The textbook view of bacterial genomes shows a set of discrete genes, transcribed individually or as operons.
Transcription initiates at promoters upstream of these genes/operons, producing mostly protein-coding mRNAs
along with a smaller number of stable, functional RNAs (tRNAs, rRNAs, sRNAs). Transcription factors bind close
to promoters and regulate transcription from those promoters. Transcription terminates downstream of genes, in
3’ UTRs. This view has been the basis for decades of work on gene expression and gene regulation, with
enormous advances in our understanding of these processes. However, work from my group and others has
shown that bacterial genomes are far more complex. We will leverage my expertise in genetics, genomics, and
molecular biology, to continue productive lines of research on four overlapping topics that relate to the major
research focus of my group: the unexpected complexity of bacterial genomes. My lab has been very
productive on this topic, with 19 papers since 2016 directly relevant to the four themes described in this proposal.
Topic #1. Pervasive transcription. We and others have shown that most bacterial promoters are not in
intergenic regions, upstream of genes. Rather, they are located within genes, in sense or antisense orientations,
and are involved in “pervasive transcription”, whereby short, non-coding RNAs are transcribed before being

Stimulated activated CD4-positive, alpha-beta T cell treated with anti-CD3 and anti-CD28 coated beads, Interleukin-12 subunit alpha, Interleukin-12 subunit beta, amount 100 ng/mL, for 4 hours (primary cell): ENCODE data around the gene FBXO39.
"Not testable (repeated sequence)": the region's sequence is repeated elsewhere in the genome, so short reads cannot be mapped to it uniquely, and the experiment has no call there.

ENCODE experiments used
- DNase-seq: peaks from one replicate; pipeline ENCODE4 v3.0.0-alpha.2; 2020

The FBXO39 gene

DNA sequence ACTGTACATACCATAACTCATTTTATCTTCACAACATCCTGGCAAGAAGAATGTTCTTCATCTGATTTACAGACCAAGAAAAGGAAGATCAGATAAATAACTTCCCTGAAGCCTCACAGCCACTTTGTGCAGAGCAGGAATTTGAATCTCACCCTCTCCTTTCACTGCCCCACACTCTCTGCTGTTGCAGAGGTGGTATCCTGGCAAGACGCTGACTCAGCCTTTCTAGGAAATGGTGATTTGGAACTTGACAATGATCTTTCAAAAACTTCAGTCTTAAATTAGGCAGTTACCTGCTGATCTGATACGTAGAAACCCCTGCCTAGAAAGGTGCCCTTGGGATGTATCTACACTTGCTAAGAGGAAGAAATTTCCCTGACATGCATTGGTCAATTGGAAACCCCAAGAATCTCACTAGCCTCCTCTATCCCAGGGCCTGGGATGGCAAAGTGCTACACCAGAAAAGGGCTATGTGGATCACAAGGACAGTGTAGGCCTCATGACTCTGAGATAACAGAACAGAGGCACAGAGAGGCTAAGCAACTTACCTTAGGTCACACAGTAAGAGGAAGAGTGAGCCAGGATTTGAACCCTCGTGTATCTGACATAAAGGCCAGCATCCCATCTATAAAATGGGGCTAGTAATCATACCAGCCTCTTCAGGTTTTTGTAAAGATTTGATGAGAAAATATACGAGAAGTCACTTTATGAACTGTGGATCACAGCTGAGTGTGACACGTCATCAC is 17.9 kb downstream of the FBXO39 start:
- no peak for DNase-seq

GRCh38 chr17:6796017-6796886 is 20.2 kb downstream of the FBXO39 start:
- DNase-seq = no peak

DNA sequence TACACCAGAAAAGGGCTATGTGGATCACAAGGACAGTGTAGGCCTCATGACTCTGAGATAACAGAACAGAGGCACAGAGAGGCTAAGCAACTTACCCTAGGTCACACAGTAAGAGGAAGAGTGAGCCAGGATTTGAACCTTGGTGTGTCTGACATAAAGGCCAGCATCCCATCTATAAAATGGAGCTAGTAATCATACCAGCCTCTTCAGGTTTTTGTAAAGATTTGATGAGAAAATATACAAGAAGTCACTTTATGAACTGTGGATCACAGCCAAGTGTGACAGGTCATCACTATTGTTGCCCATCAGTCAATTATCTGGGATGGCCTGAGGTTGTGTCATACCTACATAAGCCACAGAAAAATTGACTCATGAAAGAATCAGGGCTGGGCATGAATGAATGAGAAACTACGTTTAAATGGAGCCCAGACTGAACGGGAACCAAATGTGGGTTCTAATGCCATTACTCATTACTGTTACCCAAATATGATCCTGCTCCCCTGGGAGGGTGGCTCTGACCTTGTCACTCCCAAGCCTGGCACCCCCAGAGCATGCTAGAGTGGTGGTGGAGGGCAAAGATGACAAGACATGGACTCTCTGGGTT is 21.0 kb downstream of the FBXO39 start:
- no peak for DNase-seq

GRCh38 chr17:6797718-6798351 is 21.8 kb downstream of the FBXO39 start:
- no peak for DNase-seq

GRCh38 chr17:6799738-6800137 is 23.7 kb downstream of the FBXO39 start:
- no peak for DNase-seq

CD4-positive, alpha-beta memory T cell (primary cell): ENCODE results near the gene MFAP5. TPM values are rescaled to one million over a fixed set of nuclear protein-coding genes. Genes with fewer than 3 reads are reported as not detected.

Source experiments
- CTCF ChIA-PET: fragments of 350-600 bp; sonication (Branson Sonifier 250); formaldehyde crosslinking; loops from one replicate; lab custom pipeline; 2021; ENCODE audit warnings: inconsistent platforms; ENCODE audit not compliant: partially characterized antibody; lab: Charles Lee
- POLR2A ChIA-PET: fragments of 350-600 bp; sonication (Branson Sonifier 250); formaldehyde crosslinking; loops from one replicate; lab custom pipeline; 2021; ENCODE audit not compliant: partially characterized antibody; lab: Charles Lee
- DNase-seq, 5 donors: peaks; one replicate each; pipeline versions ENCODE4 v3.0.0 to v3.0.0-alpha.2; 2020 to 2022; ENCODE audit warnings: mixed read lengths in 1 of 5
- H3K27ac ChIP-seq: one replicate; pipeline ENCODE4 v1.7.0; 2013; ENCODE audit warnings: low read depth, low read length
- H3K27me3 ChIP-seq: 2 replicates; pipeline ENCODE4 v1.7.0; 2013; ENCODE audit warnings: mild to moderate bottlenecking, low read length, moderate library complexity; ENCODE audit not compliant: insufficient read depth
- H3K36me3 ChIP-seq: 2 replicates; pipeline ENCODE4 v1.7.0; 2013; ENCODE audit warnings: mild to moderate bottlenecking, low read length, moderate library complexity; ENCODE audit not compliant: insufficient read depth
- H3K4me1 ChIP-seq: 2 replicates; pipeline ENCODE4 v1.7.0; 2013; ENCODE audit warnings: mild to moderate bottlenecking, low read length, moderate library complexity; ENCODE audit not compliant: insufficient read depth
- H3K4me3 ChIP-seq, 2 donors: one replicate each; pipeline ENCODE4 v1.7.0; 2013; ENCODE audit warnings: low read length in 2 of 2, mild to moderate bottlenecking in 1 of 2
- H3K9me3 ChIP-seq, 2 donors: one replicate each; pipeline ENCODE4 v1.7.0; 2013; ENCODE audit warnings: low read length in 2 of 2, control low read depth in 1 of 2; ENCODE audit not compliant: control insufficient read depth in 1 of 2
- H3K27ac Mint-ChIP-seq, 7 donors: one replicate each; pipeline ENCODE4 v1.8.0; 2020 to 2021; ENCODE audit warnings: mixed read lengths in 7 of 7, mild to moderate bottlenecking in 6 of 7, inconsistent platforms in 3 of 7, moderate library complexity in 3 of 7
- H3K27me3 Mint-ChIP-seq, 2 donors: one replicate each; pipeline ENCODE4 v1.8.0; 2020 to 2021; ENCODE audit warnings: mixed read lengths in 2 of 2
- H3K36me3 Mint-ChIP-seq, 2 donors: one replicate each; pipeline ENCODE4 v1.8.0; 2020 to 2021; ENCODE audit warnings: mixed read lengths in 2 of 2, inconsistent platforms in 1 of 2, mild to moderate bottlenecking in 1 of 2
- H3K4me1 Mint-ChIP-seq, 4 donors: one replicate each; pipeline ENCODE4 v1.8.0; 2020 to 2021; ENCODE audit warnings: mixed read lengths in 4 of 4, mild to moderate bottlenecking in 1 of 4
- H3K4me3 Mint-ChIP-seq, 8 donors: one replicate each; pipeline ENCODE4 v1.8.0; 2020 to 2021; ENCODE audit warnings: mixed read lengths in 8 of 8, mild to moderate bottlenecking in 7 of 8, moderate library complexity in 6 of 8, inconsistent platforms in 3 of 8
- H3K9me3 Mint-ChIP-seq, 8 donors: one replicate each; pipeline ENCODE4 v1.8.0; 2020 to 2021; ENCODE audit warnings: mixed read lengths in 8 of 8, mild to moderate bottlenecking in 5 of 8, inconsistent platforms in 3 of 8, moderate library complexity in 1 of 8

rapidly terminated by Rho and degraded. The majority of these RNAs are believed to be non-functional, and
suppression of pervasive transcription is required to maintain cell fitness.
Topic #2. Non-canonical transcription factor (TF) binding. We have mapped the direct and indirect regulatory
targets of hundreds of TFs across a wide range of bacterial species. Most TF binding sites are located within
genes, not intergenic regions. Moreover, most TF binding events are not associated with detectable regulation
of a nearby gene. Our data also show that in vivo binding profiles are often not well explained by a DNA sequence
motif, suggesting a role for other factors in determining the genomic sites of TF binding.
Topic #3. Widespread gene regulation by attenuation. We have shown that transcription of many Escherichia
coli genes is prematurely terminated by the conserved termination factor Rho, either in the 5’ UTR or ORF, a
process commonly referred to as “attenuation”. Attenuation has been described previously, but our data indicate
that it happens on a much larger scale than previously appreciated. We are interested in the mechanisms of
attenuation involving Rho termination, with a particular focus on the role of upstream ORFs (uORFs) that function
as cis-acting regulators, since we have identified large numbers of these ORFs in diverse bacterial species.
Topic #4. Processive antitermination. RNA polymerase can be protected from the action of the Rho
termination factor in a process known as “processive antitermination”. We will identify new regulatory targets of
known antiterminator proteins, we will determine the mechanisms of antitermination, and we will discover new